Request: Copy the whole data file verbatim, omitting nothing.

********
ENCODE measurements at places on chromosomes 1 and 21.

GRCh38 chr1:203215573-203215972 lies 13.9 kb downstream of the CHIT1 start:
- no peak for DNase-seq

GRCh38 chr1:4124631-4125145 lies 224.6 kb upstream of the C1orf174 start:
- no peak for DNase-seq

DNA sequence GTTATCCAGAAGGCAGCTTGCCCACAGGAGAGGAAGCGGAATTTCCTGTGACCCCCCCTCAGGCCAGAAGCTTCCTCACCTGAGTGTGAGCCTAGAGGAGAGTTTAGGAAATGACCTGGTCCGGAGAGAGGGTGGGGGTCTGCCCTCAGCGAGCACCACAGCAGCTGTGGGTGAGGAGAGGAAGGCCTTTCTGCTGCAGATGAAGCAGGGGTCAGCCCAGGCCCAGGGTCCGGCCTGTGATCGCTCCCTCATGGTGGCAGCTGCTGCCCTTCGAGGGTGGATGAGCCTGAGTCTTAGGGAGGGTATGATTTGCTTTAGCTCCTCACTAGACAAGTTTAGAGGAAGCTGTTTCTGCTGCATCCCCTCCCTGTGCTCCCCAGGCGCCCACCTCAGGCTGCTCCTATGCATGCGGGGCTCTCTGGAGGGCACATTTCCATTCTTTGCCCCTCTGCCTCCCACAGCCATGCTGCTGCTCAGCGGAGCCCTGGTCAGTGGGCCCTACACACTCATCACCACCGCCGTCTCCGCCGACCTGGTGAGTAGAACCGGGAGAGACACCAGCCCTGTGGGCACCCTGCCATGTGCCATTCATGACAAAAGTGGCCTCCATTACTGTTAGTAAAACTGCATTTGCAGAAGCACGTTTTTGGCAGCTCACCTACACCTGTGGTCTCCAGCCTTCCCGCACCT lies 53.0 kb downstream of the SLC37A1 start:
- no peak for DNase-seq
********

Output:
ENCODE measurements at places on chromosomes 1 and 21.

GRCh38 chr1:203215573-203215972 lies 13.9 kb downstream of the CHIT1 start:
- no peak for DNase-seq

GRCh38 chr1:4124631-4125145 lies 224.6 kb upstream of the C1orf174 start:
- no peak for DNase-seq

DNA sequence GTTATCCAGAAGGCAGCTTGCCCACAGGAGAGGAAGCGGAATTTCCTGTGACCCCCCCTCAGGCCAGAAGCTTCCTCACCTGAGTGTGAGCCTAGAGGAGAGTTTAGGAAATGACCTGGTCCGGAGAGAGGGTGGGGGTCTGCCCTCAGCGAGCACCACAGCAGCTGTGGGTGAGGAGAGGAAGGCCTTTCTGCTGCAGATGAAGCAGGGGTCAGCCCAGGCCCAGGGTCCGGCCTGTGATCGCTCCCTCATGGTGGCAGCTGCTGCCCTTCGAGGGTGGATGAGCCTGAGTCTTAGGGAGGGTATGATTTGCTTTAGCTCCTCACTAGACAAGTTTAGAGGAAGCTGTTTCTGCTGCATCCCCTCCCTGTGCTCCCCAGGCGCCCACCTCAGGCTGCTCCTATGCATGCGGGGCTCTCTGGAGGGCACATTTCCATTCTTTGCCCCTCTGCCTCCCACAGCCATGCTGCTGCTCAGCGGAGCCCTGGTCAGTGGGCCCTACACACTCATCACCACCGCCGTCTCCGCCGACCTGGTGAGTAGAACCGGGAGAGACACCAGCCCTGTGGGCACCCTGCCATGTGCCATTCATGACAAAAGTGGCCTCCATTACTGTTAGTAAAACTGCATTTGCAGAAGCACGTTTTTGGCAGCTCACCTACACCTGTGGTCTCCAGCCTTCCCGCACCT lies 53.0 kb downstream of the SLC37A1 start:
- no peak for DNase-seq